Executive Director of Elephants Neighbors Centre here in Kenya Jim Justus Nyamu joins Michelle Ngele on Morning Express. Jim is a recipient of the Ecowarrior 2016 award. (KTN News Kenya, 2017)
The Digital Divide
The Digital Divide is; information rich people who have easy access to computers and all the benefits that it provides while others are cut off from computers because of poverty, living in underdeveloped countries or rural areas without Internet access. In “Intermediaries: Bridges Across the Digital Divide”, written by Maung K. Sein and Bjorn Furuholt, both authors attempt to meet the digital divide by introducing Intermediaries. An Intermediary is an instructor who teaches underprivileged people how to read, write, and use computer technology. Sein and Furuholt list three vignettes of Intermediaries; Sengerema Telecentre (STC) in Mwanza region, Tanzania, Sea Boys Internet Café in Dar es Salaam, Tanzania, and Kantor Pelayanan Terpadu (KPT, One-Stop Services) an e-government in the District of Sragen in Indonesia.
Reinforcing the U.S.-Africa Partnership
There is a child labour documentary I recommend called “Gem Slaves“, filmed in Mererani, Tanzania, that depicts young boys ages 8 to 14 who mine for Tanzanite in hopes of earning money so they may provide for their families who are living in the grips of poverty. Bearing witness to this, I could not help but connect the dots that I have witnessed throughout Africa between blood ivory, blood diamonds, and blood gems. Because of the high demand for these natural resources, there will always be a constant supply of child labourers. Continue reading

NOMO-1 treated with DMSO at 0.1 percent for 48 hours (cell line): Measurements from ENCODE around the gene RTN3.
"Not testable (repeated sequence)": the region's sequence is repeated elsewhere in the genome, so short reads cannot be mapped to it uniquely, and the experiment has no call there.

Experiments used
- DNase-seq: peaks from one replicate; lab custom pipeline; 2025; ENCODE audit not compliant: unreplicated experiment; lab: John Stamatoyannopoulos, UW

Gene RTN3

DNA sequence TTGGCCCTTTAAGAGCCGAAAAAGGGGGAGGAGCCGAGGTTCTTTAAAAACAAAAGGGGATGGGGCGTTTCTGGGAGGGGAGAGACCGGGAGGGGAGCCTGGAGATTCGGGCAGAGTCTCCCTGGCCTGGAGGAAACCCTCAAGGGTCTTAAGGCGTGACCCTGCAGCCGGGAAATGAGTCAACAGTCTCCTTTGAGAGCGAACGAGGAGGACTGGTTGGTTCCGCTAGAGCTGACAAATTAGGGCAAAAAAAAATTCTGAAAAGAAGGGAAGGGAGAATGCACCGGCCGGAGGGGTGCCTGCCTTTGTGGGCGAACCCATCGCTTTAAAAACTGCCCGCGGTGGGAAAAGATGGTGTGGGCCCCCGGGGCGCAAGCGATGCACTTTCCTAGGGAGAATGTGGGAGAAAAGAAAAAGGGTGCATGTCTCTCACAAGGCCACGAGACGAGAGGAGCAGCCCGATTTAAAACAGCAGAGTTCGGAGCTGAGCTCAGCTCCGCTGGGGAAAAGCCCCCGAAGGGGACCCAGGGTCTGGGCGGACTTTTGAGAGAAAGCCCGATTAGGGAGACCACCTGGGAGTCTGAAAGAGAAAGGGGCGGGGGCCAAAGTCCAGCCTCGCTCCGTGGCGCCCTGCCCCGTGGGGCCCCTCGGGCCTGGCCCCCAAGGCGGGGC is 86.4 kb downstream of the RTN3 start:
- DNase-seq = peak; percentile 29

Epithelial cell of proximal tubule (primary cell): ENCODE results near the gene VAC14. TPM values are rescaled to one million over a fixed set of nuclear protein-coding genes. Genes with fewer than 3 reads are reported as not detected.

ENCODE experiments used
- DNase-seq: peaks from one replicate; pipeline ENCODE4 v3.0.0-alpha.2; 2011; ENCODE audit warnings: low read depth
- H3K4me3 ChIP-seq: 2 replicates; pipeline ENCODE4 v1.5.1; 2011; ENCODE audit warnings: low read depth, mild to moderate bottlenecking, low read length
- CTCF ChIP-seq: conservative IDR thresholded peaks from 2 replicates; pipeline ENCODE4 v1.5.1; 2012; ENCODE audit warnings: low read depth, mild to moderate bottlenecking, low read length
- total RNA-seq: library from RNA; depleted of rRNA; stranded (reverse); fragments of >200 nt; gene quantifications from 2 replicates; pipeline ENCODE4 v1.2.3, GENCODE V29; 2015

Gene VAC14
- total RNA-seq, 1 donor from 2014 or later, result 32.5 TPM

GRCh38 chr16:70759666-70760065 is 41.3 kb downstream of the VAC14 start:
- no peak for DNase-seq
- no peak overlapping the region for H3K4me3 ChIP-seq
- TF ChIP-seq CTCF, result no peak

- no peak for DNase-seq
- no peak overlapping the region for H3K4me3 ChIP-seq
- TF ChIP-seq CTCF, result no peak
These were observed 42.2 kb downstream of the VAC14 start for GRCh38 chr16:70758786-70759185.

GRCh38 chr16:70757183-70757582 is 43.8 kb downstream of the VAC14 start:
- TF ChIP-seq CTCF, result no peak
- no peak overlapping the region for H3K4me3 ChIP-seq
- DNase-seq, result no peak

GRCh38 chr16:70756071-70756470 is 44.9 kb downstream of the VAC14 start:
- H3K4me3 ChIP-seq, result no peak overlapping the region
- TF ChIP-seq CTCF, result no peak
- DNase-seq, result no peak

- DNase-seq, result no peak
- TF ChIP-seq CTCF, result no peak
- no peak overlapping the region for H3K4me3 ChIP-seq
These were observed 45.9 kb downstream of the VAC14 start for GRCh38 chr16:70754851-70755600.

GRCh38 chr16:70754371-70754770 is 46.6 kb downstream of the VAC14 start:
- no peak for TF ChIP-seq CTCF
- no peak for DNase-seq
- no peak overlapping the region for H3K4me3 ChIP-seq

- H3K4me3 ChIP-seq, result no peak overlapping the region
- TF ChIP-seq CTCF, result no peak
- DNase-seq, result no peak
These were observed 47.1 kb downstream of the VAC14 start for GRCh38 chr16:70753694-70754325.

Moral and Environmental Values
The Elephant Neighbors Center in Nairobi, Kenya is an NGO that specializes in the education, conservation, and preservation, of African Forest Elephants, Black Rhinos, and Lions. The social control mechanisms applied are Moral and Environmental Values within Socialization. An example of Moral Values would be; a plethora of extremists and activists believe that Kenyan Wildlife officials should have authority to kill poachers and leave their remains behind in the bush. From a moral stand point, killing anything is never the right answer. Instead of killing poachers, we must educate them and their communities about what is really happening to these species together with establishing ground based education and conservation programs. By not poaching these endangered animals, communities can sustain safari like eco-parks that attract eco-tourism and further bring funds into a region that was once on the brink of famine. Continue reading